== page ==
FEV1 z-score ± SD–1.3 ± 1.3–2.1 ± 1.5–3.3 ± 1.4–2.5 ± 1.6
          FEV1 % predicted ± SD92.3 ± 12.5085.6 ± 18.6554.9 ± 16.1079.2 ± 22.45
          FEF25–75 z-score ± SD–1.1 ± 1.2–1.4 ± 1.0–1.9 ± 0.7–1.5 ± 0.9
    End-expiratory level
          FRCpleth z-score ± SD0.65 ± 1.291.73 ± 1.602.56 ± 2.061.83 ± 1.95
    Airway dynamics
          sReff z-score ± SD6.43 ± 5.179.38 ± 5.5414.23 ± 6.5210.91 ± 6.86
          sWOB z-score ± SD4.98 ± 5.698.23 ± 6.0912.61 ± 7.069.45 ± 7.27
    Gas exchange
          DLCO z-score ± SD–0.6 ± 0.9–1.5 ± 1.1–2.25 ± 1.2–1.6 ± 1.3
    Display full size

    SD: standard deviation

    The assessment of SAD, based on SAdf of the different lung function parameters is given in Table 2. The three-parameter-criterion for the diagnosis of SAD was reached for all measurements in 72.5% of all measurements (row a: asthma 10.9%; ACO 74.3%; COPD 90.2%). Noteworthy is that the observation for asthma, in 35.4% (row b), one single parameter (mainly sReff) presented with SAdf, however not proving SAD in asthma, and in 20.2% (row c), even 2 single parameters (mainly sReff and VTGFRC) presented with SAdf, however not proving SAD in asthma. In both subgroups, FEF25–75 was in the normal range.

    Assessment of SAD, based on SAdf by the different lung function parameters

    ParametersAsthma (n = 198)ACO (n = 152)COPD (n = 338)All (n = 688)
    SAD [n (%)]a81 (40.9)113 (74.3)305 (90.2)499 (72.5)
    No SAD [n (%)]7 (3.5)1 (0.7)0 (0)8 (1.2)
    One SAdf-parameter [no SAD; n (%)]b70 (35.4)8 (5.3)2 (0.6)80 (11.6)
    Two SAdf-parameters [no SAD; n (%)]c40 (20.2)30 (19.7)31 (9.2)101 (14.7)
    Display full size

    Sensitivity and specificity were best for VTGFRC (row d: 93.8%, 52.4%, respectively) and lowest for FEF25–75 (row d: 28.0%, 3.8%, respectively) (Table 3). It follows that also the accuracy, i.e., the closeness to the diagnosis of SAD within all measurements was best for VTGFRC (row e: asthma: 70.7%; ACO: 82.2%; COPD: 89.9%) followed by sWOB (row e: asthma: 59.1%; ACO: 71.7%; COPD: 91.4%) and sReff (row e: asthma: 59.6%; ACO: 74.3%; COPD: 92.6%) (Table 3). Finally, we have been interested in evaluating by which combination of parameters SAD can be predicted within the 3 diagnostic classes. For asthma in 50 of 81 (row g: 61.7%), measurements by 4 parameters, for ACO in 39 of 113 (row g: 34.5%), measurements by also 4 parameters, and for COPD in 137 of 305 (row i: 44.9%), measurements by 6 parameters are needed for the diagnosis SAD (Table 4).

    Sensitivity, specificity, and accuracy of lung function parameters within the 3 diagnostic groups

    ParametersReliabilityAsthma (n = 198)ACO (n = 152)COPD (n = 338)All (n = 688)
    VTGFRCdSensitivity (%)77.193.898.493.8
    Specificity (%)
    eAccuracy (%)70.782.289.982.7
    sWOBdSensitivity (%)84.388.596.492.6
    Specificity (%)40.923.141.937.3
    eAccuracy (%)59.171.791.480.5
    sReffdSensitivity (%)10094.798.798.0
    Specificity (%)30.415.432.327.6
    eAccuracy (%)59.674.392.679.1
    FRCplethdSensitivity (%)50.668.169.165.8
    Specificity (%)95.710096.896.8
    eAccuracy (%)76.874.371.674.1
    DLCOdSensitivity (%)84.349.626.441.2
    Specificity (%)10.430.812.915.1
    eAccuracy (%)41.444.725.134.2
    FEF25–75dSensitivity (%)33.730.125.728.0
    Specificity (%)1.7016.13.8
    eAccuracy (%)15.222.424.921.5
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    Assessment of SAD by combining 3 or more parameters within the 3 diagnostic groups (based on at least 3 SAdf > 1.645 SDS)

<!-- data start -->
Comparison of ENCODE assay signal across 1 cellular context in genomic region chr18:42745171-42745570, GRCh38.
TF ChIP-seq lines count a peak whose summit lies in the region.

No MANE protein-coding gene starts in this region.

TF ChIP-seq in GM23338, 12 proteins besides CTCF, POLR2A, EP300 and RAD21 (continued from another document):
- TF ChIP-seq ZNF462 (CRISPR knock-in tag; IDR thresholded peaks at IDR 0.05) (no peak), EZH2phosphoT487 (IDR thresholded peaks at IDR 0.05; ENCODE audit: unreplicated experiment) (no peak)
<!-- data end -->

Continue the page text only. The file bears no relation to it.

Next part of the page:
Number of parameters [n (%)]Asthma [n = 81 (16.2%)]ACO [n = 113 (22.6%)]COPD [n = 305 (61.1%)]All SAD [n = 499 (100%)]
          3      f12 (14.8)14 (12.4)10 (3.3)36 (7.2)
          4      g50 (61.7)39 (34.5)80 (26.2)169 (33.9)
          5      h17 (21.0)31 (27.4)78 (25.6)126 (25.3)
          6      i2 (2.5)29 (25.7)137 (44.9)168 (33.7)
    Display full size

    SDS: SD score

    By which age the onset of the parameters with a z-score over the ULN and under the LLN respectively within the 3 diagnostic groups can be expected, is presented in Figure 1. Most early onset in asthmatic was observed for sReff and sWOB (in 10% at age 22.4 years), in ACO for sReff (in 10% at age 41.5 years), and in COPD for FEF25–75, sReff, and sWOB (in 10% at age 57.3 years).

    Onset of the functional parameters with a z-score over the ULN and under the LLN respectively, within the 3 diagnostic groups. y: years


    The diagnosis of “SAD” in patients with obstructive pulmonary disease is not easy to assess. This study demonstrates that in the present dataset, this diagnosis could not be established based only on one single lung function parameter, especially not only on the spirometric FEF25–75. In contrast to other parameters, the accuracy of FEF25–75 was by the mean only 21.5% compared with VTGFRC with 82.7% accuracy (Table 3, row e). This may be because of different well-known factors: (i) Although easily available, FEF25–75 is hampered by physiological variability and measurement inconsistency issues [54, 61, 62]. (ii) FEF25–75 can be interpreted only when FVC stands within normal value limits [47]. (iii) The main drawback of use of FEF25–75 is that it tends to be less reproducible than other parameters because it is a volume-dependent measurement, afflicted with a high heterogeneity of airflow, even in moderately sized airway, and is altered by the presence of severe obstruction and/or PHI [63]. (iv) Finally, although it has been clearly proposed by both ATS and ERS, to express the degree of flow limitation based on the FEV1, FVC, and FEV1/FVC-ratios by z-scores, several author groups continue to present their data of flow limitation as percent predicted [54, 64, 65]. The advantage of presenting lung function data as z-scores is, that not only parameter mean values are provided, but individual data are corrected for gender, age, height, and ethnicity [48, 49, 6467]. Moreover, according to the findings from the Severe Asthma Research Program of the National Heart Lung and Blood Institute and others, which showed a lack of correlation between FEF25–75 and indices of air trapping [61], the FEF25–75 appears of limited reliability in assessing distal airway function [61, 6870]. To elaborate on the different confounding functional aspects of small airway function, Lipworth et al. [63] recommended that no single outcome should be considered the gold standard. An interpretation based on single SAdf parameters might merely be sensitive indicators of early disease across a range of phenotypes in patients with obstructive airway diseases [63].